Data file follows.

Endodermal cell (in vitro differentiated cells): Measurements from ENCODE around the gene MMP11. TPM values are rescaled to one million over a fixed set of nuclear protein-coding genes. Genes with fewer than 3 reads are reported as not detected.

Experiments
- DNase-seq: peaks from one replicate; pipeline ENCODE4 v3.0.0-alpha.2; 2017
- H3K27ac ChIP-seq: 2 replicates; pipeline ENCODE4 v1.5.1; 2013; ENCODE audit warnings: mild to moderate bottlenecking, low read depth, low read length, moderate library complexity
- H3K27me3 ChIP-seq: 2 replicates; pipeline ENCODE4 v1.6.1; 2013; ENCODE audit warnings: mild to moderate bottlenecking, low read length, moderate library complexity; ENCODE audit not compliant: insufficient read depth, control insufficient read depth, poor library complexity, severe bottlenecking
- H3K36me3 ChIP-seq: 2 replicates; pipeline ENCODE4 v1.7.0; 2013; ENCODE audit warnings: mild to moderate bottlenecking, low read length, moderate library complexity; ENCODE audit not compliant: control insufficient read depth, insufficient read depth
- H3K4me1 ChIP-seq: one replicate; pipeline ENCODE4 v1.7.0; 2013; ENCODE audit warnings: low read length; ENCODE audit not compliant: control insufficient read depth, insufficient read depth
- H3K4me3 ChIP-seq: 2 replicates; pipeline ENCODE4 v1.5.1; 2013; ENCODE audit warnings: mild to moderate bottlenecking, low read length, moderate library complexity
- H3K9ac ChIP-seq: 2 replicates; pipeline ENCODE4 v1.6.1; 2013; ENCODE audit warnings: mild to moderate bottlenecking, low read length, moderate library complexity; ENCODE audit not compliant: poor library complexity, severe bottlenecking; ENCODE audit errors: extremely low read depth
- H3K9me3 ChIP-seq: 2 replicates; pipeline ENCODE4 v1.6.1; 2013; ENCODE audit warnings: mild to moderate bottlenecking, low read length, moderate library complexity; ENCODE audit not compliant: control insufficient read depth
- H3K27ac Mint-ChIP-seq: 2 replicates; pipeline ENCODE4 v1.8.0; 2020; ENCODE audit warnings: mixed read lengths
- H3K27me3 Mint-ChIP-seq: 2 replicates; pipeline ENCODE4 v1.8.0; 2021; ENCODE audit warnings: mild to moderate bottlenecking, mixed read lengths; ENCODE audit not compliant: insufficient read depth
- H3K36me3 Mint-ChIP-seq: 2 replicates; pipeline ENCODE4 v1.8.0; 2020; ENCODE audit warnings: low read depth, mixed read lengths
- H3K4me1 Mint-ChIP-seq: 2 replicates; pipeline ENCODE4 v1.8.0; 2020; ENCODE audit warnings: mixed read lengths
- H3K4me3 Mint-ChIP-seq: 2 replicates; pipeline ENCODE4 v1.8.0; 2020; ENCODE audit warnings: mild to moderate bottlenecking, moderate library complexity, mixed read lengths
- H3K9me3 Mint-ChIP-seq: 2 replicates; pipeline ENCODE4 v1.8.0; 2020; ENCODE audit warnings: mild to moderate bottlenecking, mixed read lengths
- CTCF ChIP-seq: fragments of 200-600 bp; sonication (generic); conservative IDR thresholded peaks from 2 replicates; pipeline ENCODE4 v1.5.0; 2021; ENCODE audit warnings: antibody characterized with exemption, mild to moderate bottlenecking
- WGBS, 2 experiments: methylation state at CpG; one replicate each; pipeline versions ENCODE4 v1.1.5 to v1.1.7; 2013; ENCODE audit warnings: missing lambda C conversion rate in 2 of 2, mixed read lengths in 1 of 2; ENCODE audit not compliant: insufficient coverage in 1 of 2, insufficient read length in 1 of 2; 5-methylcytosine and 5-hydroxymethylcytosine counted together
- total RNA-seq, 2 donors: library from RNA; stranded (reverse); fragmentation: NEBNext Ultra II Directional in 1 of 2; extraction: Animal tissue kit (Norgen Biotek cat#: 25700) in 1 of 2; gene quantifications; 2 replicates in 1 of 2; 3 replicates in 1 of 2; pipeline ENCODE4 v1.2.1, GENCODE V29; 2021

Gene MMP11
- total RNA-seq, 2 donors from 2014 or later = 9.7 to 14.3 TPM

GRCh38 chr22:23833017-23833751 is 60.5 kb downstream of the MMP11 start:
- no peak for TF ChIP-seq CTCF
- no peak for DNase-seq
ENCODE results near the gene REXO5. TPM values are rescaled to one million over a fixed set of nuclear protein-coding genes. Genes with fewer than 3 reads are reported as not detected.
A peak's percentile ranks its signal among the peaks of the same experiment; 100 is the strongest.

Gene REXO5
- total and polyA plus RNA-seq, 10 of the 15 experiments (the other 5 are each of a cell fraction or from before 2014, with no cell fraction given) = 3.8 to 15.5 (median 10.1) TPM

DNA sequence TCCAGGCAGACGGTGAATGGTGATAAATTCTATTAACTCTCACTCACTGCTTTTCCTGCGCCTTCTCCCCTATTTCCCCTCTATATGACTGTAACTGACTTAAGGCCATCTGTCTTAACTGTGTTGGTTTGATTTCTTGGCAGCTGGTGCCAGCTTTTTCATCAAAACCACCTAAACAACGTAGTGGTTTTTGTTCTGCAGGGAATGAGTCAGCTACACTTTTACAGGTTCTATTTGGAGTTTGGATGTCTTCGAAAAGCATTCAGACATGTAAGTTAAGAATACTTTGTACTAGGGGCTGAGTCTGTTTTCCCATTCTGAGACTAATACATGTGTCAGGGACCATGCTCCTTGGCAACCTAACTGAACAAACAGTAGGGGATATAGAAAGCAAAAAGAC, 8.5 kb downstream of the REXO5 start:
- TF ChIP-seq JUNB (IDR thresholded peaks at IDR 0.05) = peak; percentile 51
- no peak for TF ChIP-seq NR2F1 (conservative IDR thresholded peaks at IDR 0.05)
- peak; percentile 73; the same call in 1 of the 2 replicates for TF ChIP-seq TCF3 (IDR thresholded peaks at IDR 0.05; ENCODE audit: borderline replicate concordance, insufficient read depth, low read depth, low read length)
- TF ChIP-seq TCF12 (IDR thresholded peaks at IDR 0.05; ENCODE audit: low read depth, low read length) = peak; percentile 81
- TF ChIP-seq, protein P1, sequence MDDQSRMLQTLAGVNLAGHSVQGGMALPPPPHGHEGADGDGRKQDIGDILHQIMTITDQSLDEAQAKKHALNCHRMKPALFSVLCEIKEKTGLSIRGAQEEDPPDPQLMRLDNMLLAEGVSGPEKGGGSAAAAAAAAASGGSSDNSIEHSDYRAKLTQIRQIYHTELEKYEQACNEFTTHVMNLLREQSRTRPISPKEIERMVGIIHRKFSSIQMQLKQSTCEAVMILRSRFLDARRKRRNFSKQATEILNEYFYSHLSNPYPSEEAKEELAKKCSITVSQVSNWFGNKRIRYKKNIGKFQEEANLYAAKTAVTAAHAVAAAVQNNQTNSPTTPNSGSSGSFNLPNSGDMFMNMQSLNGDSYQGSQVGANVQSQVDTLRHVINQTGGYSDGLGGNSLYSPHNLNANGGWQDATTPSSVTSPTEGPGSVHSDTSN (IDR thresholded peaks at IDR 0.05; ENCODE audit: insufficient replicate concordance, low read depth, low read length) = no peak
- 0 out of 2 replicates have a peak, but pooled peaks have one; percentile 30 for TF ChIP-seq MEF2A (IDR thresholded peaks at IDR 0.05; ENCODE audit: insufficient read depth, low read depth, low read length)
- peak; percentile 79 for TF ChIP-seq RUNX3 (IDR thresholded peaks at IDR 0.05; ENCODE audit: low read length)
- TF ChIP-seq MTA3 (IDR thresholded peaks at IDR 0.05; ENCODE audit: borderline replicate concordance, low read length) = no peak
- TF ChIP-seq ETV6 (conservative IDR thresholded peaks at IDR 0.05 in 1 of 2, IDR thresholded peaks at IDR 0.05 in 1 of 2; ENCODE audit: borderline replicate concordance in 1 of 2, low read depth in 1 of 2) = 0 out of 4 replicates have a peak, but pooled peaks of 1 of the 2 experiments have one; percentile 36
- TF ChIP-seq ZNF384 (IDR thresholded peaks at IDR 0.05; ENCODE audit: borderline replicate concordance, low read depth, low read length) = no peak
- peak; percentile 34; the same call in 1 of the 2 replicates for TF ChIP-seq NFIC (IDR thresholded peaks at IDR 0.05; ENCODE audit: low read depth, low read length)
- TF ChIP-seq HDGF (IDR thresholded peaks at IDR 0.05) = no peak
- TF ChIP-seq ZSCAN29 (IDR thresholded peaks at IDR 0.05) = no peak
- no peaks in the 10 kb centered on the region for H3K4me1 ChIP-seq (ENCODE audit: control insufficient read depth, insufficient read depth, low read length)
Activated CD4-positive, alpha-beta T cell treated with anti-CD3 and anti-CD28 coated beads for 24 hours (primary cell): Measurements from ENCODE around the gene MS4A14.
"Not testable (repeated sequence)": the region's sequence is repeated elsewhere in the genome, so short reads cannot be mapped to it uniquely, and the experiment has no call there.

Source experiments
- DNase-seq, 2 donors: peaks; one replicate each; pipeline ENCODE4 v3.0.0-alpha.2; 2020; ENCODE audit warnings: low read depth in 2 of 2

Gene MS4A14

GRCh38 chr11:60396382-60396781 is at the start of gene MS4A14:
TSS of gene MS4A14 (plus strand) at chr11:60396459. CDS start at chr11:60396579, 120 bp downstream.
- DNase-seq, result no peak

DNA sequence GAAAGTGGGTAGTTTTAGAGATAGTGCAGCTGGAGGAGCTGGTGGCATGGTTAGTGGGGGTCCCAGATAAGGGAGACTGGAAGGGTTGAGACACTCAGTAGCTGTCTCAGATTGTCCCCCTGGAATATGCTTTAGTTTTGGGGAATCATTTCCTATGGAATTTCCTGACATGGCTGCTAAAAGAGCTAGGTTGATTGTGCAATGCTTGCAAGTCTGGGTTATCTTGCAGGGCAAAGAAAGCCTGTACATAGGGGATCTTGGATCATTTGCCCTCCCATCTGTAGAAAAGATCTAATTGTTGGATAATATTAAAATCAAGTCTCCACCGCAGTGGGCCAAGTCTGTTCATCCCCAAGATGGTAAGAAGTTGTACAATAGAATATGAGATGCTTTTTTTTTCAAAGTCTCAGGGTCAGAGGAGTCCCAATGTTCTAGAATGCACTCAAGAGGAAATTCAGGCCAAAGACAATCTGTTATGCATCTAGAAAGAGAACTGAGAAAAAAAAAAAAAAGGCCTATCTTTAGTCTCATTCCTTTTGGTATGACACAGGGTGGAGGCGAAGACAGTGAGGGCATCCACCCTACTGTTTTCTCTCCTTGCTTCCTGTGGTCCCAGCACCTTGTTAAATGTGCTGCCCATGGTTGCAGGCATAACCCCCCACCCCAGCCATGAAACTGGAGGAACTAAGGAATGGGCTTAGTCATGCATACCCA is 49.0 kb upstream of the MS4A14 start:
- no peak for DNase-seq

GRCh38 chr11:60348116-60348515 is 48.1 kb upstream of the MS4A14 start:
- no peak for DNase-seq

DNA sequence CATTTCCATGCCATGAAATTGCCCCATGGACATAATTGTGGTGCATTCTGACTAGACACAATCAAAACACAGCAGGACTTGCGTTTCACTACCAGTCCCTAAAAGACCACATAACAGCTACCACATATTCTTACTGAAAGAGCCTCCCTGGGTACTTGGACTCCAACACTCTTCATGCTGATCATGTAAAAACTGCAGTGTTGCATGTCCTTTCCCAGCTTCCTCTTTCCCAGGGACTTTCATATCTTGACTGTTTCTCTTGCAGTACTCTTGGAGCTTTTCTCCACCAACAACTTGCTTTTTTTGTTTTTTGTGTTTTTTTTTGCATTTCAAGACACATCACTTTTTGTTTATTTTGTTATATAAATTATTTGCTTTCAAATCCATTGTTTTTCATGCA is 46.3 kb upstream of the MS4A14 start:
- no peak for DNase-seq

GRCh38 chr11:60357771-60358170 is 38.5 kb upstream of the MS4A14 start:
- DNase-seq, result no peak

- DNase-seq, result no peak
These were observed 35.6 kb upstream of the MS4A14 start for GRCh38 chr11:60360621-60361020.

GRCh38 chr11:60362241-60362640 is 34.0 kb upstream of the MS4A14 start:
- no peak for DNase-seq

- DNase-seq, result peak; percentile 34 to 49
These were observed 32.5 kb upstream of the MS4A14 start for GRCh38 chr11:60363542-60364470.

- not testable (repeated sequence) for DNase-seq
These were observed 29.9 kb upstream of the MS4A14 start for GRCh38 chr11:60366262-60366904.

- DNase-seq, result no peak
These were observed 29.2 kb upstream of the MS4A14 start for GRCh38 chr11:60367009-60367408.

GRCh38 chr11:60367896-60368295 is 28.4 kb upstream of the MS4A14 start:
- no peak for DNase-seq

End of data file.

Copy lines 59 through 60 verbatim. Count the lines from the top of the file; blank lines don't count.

- DNase-seq, result no peak

- DNase-seq, result no peak